Snowden: Singapore Assisted U.S. In Spying On Malaysia

Snowden: Singapore Assisted U.S. In Spying On Malaysia
Photo by AK Rockefeller

Malaysia has summoned the Singaporean High Commissioner to answer questions regarding accusations by the media that the city-state has been aiding the United States in its spying efforts across Asia. According to documents leaked by Edward Snowden, Singapore and South Korea have been helping the United States and other countries tap underwater communication cables as part of a so-called “Five Eyes” program.

Details of the ‘Five Eyes’ program

The Five Eyes program refers to a program allowing the United States, Australia, New Zealand, Canada, and the United Kingdom to essentially trace “anyone, anywhere, anytime”. Singapore and South Korea have been accused of being third parties to the Five Eyes program and helping the aforementioned countries monitor international communications within Asia. According to the documents leaked by Snowden, the United States already taps and monitors all data coming into the United States from Asia and by working with allies has been able to expand its reach abroad.

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Both Singapore and South Korea are close allies with the United States. Since the withdrawal of the British from Singapore, the city-state has relied on America to buttress against its larger neighbors. While Singapore sports the most advanced military in the region, with a population of only about 5 million people and a landmass of less than 1000 square miles, Singapore is still diminutive in comparison to its neighbors, leaving it vulnerable.

Still, the recent news could destabilize relations in the region. For the past several decades, the various nations of South East Asia have attempted to put on a united front in the face of American, Chinese, and increasingly Japanese power in the region. Besides forming ASEAN and liberalizing regional trade, countries have increasingly been holding war games together and using their combined voice when dealing with larger powers, such as China.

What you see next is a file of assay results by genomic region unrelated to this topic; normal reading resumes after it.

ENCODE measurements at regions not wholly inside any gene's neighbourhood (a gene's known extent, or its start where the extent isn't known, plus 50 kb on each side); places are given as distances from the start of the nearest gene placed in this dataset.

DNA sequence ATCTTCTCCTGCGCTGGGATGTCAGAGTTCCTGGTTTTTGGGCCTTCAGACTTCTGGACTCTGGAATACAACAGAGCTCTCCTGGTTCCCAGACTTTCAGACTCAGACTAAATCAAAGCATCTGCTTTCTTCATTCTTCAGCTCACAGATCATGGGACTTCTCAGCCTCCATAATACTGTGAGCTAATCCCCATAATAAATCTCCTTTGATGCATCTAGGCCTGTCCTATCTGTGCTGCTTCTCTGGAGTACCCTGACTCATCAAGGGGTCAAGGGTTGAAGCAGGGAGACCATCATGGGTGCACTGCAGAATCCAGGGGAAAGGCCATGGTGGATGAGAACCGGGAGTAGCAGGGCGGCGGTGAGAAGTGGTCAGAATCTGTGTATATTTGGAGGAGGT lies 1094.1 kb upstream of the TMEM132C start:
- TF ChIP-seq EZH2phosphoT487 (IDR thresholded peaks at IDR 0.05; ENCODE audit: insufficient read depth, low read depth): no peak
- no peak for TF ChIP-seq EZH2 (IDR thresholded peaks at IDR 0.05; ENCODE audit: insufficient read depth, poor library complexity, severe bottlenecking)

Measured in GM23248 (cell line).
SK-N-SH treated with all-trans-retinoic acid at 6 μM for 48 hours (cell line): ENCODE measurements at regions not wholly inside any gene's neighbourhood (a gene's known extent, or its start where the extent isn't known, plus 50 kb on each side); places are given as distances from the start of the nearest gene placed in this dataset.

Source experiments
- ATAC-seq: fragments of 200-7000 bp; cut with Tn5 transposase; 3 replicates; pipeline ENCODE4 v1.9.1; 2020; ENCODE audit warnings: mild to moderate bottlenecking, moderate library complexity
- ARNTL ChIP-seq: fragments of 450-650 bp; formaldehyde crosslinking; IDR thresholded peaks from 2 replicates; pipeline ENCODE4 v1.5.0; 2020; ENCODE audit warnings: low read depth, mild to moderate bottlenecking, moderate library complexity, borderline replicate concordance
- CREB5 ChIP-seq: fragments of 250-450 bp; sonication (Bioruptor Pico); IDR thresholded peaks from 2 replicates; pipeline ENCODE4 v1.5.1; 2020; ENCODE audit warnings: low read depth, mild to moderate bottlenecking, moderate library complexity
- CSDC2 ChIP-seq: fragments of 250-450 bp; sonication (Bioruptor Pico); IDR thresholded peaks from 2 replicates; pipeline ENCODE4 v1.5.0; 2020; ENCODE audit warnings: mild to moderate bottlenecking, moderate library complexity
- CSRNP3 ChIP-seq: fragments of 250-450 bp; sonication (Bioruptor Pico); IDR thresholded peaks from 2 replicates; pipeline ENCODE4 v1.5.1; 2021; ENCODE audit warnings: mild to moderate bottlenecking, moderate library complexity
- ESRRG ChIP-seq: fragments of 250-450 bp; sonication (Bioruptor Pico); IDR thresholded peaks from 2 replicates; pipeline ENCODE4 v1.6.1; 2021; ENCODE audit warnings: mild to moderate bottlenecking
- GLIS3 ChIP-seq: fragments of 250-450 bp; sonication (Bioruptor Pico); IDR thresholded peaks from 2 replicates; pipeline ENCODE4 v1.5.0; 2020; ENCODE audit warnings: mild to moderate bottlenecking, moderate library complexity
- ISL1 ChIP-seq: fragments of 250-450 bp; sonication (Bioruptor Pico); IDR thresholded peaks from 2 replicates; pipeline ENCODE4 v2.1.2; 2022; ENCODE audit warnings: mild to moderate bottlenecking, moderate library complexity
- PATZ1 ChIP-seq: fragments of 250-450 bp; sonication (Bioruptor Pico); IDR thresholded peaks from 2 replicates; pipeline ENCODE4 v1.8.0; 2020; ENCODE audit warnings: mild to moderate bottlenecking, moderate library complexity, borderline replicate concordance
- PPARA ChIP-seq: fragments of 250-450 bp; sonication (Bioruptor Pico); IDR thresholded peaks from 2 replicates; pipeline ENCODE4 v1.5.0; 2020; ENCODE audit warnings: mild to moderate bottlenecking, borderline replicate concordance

Snowden leak could threaten ASEAN relations

The most recent Snowden leak, however, could threaten this stability. Malaysia has condemned the charges, stressing that Singapore and Malaysia have previously been “good friends” and that such activities would violate “good neighborly relations.” The High Commissioner has been summoned by Malaysia’s cabinet to answer and respond to Snowden’s allegations.

Malaysia’s Home Minister Zahid Hamidi has stressed that his country would be willing to share relevant information with both Singapore and the United States. At the same time, Hamidi also stated that “in principle no nation should be trying to obtain the secrets of another nation.” Malaysia’s Foreign Minister, Anifah Aman has also stated that if true, the allegations are serious and abhorrent. 

This news follows on the heels of Indonesia recalling its ambassador to Australia after allegations surfaced that Australia was tapping the phone lines of its prime minister. Indonesia has also cut off cooperation on stopping the flow of asylum seekers to the Land Down Under, seriously damaging Abbott’s nascent government. Australia has been working diligently to strengthen relations with its Asian neighbors, so this comes as a serious blow to its diplomatic relations.

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